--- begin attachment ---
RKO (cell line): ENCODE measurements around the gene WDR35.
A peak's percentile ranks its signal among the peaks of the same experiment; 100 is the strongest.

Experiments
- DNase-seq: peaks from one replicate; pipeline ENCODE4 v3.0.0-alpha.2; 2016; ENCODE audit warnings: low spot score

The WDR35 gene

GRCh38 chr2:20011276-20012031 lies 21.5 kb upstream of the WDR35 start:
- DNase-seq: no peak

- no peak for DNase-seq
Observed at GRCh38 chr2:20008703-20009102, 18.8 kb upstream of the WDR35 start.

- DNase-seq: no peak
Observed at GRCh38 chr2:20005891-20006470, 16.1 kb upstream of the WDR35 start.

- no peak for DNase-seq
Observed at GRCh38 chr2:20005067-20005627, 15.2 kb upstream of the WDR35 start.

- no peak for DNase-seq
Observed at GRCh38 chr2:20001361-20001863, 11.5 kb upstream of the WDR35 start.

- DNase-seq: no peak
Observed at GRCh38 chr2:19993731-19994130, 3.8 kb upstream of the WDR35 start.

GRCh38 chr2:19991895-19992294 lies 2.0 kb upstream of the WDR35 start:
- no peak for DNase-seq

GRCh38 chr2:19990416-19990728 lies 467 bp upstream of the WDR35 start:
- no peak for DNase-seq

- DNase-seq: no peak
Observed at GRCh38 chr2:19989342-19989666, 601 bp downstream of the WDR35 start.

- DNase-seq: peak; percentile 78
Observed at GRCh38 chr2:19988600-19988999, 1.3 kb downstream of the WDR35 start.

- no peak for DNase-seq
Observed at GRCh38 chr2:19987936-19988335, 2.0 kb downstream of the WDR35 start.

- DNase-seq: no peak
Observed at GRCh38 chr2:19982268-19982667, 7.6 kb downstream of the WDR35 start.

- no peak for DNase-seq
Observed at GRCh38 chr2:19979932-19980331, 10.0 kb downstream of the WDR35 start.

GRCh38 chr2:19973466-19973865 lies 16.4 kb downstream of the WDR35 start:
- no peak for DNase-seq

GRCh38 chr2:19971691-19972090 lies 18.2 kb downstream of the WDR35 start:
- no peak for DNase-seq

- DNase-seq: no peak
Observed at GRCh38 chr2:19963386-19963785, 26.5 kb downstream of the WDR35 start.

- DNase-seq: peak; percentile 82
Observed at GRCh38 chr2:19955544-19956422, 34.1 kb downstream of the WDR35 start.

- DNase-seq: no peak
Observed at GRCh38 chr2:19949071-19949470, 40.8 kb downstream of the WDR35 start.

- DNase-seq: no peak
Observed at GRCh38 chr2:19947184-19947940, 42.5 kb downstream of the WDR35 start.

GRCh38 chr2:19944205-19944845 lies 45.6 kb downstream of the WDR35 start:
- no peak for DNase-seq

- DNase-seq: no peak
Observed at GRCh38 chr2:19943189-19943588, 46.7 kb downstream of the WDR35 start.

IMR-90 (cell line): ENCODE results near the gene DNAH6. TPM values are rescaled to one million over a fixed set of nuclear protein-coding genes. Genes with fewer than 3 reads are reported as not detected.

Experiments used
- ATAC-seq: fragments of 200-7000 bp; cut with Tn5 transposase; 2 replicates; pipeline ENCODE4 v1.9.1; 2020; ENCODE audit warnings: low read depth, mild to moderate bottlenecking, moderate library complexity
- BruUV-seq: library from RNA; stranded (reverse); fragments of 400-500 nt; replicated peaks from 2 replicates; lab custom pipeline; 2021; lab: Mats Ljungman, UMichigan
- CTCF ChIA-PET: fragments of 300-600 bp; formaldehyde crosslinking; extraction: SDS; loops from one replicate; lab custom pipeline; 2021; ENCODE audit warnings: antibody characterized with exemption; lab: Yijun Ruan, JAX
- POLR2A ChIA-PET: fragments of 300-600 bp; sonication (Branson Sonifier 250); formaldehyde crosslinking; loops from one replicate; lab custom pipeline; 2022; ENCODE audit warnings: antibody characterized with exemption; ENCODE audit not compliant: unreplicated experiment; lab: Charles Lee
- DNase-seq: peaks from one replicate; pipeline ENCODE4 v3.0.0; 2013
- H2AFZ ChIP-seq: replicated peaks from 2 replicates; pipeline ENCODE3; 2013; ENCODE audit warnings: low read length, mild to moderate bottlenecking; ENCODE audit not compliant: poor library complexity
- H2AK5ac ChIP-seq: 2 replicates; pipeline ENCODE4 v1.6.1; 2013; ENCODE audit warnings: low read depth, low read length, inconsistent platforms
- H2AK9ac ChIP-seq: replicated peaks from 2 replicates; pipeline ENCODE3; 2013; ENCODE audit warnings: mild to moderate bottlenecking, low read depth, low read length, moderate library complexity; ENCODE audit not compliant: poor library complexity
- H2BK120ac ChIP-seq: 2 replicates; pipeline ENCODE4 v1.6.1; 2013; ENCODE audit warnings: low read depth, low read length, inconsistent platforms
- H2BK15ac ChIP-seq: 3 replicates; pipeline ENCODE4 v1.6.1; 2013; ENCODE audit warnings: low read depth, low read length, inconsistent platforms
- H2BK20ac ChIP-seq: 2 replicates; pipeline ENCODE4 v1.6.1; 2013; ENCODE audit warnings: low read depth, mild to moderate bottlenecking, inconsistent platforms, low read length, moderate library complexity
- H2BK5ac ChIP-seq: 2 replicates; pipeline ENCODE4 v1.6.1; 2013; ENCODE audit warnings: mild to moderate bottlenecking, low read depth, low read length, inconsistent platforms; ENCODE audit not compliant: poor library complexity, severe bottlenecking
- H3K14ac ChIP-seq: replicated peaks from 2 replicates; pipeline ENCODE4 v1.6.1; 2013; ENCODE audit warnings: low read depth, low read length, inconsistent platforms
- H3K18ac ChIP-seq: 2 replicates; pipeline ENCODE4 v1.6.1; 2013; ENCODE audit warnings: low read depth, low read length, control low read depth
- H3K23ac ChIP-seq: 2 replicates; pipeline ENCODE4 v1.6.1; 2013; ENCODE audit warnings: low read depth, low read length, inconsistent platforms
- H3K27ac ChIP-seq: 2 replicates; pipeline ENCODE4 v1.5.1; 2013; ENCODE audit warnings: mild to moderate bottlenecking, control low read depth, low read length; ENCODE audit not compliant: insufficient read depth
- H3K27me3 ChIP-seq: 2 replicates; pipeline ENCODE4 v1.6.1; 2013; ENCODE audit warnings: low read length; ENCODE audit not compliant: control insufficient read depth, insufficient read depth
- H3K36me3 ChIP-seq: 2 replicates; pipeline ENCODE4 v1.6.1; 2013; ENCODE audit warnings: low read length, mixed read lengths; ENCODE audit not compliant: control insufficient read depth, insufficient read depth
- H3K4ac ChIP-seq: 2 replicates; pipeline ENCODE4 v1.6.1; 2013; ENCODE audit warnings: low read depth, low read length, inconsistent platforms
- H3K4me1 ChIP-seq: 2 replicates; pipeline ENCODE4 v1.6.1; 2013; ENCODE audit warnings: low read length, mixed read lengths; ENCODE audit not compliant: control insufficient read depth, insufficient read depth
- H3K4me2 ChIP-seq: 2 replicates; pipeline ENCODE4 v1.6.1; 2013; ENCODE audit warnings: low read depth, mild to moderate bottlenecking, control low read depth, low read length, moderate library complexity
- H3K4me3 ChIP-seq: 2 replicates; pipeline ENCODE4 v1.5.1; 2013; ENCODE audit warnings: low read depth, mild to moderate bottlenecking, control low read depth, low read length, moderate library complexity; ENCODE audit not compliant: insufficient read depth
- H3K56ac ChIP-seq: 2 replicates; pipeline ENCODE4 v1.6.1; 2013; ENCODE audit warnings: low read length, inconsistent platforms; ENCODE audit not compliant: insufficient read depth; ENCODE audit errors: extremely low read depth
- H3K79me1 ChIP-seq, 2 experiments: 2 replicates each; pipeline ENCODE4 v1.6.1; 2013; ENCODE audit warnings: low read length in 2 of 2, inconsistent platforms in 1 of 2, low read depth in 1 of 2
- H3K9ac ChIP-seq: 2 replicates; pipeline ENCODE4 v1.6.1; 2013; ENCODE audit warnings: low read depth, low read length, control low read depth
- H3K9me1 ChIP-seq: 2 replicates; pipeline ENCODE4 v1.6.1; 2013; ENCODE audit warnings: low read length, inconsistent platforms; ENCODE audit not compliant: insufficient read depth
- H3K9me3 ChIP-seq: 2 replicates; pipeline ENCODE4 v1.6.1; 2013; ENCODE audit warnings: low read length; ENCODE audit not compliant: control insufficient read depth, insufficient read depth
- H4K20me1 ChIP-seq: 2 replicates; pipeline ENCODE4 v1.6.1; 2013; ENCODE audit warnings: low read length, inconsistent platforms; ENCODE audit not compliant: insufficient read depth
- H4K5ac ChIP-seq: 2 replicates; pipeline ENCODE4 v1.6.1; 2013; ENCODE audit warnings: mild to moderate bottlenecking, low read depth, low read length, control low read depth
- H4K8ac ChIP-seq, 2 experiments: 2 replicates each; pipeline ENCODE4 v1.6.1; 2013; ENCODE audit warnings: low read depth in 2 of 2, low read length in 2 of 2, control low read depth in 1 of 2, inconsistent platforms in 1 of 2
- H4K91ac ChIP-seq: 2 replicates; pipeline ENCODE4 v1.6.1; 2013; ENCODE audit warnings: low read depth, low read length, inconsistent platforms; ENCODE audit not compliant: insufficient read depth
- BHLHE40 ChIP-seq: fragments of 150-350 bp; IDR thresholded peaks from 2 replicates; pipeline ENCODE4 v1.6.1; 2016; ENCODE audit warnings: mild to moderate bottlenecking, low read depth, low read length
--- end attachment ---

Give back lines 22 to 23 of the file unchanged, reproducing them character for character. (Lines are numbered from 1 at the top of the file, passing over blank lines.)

- DNase-seq: no peak
Observed at GRCh38 chr2:19989342-19989666, 601 bp downstream of the WDR35 start.